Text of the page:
"Good advice is always certain to be ignored, but that's no reason not to give it."

Agatha Christie

 

"No one wants advice -- only corroboration."

John Steinbeck

 

"I had six faithful serving men, they taught me all I knew.

Their names were what? and why? and when? and how? and where? and who?"
Rudyard Kipling
 


#26 FlaFly

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Posted 26 March 2015 - 11:04 AM

P.S.  I'm also going to try a Bully Spider.


"Good advice is always certain to be ignored, but that's no reason not to give it."

Agatha Christie

 

"No one wants advice -- only corroboration."

John Steinbeck

 

"I had six faithful serving men, they taught me all I knew.

Their names were what? and why? and when? and how? and where? and who?"
Rudyard Kipling
 


#27 Rocco

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Posted 26 March 2015 - 11:11 PM

These work OK for me.

 

Mustad 9672 #8, small lead wire overwrapped with green and black deer hair trimmed to larvae shape.

 

Rocco



#28 Rocco

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Posted 26 March 2015 - 11:12 PM

These work OK for me.

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#29 Blackwater Virgil

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Posted 28 April 2015 - 06:04 PM

Tide, your observation about what was in those fish's stomachs shows you know how to get to the heart of the matter.  It's a very simple thing that many of us forget too often.  And I'd have to add that maybe 2/3 of what most bluegills eat are nymphs for much of our southern years, too.  I learned long ago that folks who fertilize their ponds are just growing microstuff for the insect larvae to feed on, and they feed the fish, and the little fish feed the big fish - the classic food chain, and it all starts from the bottom up, with those little microbugs and algae that feed the stuff the nymphs feed on.  Here in the south, weeds can be a problem, and fertilizing also darkens the water so that sunlight won't reach the bottom in most places, which makes fishing easier.  There's always weeds in the shallows, though, and those numphs and bugs just LOVE weeds, which is why you generally find feeding fish there.  Long ago, someone said, "Fish where the fish are at," and that's still good advice.  We just find more where there are lots and lots of bugs in all stages of development.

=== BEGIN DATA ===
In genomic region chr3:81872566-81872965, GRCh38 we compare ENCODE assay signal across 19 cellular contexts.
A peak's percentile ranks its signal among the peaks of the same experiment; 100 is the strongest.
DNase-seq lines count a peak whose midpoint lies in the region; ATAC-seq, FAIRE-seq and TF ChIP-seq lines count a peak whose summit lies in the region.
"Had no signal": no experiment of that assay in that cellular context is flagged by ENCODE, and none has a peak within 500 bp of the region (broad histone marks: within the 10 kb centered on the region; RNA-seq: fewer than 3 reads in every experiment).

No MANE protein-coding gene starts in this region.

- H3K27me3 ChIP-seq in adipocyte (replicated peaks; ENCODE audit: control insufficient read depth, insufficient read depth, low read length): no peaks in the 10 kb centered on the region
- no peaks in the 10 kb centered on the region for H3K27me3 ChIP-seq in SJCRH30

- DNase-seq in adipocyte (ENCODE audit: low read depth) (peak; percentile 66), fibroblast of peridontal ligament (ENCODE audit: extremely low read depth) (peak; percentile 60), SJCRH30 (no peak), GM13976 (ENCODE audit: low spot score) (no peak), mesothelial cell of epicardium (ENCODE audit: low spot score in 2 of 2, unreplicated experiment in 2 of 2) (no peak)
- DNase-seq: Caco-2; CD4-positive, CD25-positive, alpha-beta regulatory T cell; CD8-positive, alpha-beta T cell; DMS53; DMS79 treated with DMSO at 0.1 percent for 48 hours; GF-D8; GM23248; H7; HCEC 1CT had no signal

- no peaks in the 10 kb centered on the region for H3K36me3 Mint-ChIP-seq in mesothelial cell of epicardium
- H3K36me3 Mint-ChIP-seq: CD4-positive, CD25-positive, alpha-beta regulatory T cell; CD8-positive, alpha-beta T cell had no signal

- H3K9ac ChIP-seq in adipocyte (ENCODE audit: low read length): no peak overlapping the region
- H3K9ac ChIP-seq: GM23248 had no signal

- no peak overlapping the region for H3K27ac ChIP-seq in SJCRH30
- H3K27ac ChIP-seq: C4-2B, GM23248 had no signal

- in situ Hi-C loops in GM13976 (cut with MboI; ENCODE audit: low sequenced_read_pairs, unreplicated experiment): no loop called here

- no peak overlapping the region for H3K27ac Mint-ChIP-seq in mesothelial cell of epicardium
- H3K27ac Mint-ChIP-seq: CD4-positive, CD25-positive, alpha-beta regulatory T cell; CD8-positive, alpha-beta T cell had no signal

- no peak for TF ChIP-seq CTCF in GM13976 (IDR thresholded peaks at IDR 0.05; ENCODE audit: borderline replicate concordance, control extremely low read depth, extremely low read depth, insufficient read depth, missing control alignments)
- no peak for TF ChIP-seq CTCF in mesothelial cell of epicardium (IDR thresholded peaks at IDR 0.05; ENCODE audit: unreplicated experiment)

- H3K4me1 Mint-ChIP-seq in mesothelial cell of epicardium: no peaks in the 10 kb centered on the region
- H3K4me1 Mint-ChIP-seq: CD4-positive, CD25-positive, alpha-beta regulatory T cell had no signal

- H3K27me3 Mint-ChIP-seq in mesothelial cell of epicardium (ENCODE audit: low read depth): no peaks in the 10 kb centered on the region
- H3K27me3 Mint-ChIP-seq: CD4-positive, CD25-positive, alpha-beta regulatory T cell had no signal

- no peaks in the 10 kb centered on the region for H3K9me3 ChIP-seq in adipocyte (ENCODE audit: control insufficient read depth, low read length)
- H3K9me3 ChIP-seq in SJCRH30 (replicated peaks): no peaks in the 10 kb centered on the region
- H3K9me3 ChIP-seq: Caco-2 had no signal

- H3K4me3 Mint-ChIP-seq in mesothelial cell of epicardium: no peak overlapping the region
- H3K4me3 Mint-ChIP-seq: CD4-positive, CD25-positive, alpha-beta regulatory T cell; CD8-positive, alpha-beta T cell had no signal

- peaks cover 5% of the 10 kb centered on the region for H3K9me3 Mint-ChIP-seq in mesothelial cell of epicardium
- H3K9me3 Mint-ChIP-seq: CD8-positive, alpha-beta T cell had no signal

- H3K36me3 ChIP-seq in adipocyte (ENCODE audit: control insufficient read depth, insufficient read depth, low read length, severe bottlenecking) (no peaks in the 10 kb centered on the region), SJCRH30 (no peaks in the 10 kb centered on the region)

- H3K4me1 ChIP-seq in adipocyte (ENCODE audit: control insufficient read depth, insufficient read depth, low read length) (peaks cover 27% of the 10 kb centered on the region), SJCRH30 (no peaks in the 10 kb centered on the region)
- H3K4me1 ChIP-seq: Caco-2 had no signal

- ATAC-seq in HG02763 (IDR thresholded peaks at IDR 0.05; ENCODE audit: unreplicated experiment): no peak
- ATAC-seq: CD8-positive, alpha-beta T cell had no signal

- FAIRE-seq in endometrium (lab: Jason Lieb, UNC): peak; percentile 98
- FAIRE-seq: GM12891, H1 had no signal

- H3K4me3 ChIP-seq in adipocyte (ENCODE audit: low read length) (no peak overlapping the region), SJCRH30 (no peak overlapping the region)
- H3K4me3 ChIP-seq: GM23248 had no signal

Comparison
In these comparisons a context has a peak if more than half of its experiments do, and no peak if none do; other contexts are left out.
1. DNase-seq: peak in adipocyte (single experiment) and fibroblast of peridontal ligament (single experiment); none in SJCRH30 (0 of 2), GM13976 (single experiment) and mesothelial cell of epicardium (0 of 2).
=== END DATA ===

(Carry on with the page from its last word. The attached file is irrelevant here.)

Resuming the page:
#30 TxHCBP

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Posted 28 September 2015 - 10:02 AM

The brown-hackled peacock has already been mentioned, but...

 

I was doing a LOT of fishing on small ponds a while back with the BHP in #10 & #12, and decided one day that I'd mod it just a touch. I added a short (1/4-inch) butt of red bucktail. Couldn't remember ever seeing it before, so I called it the "Red Ass". Couple of days later I found out that name had been taken, so I changed it to "Red Butt". Then I found out it wasn't anything new: someone had already done it (and under that name, too).

 

Well, however disappointed I was that it was NOT an original idea, I WAS happy with its performance: when nothing else worked, the Red Butt ALWAYS kept me from a no-hitter. I've caught a couple of 3-lb black bass, hundreds of bluegills, a catfish, and even a shad. I tie some for near-surface, but most are weighted with some heavy wire (don't know if it's actually lead, but it's close to that weight).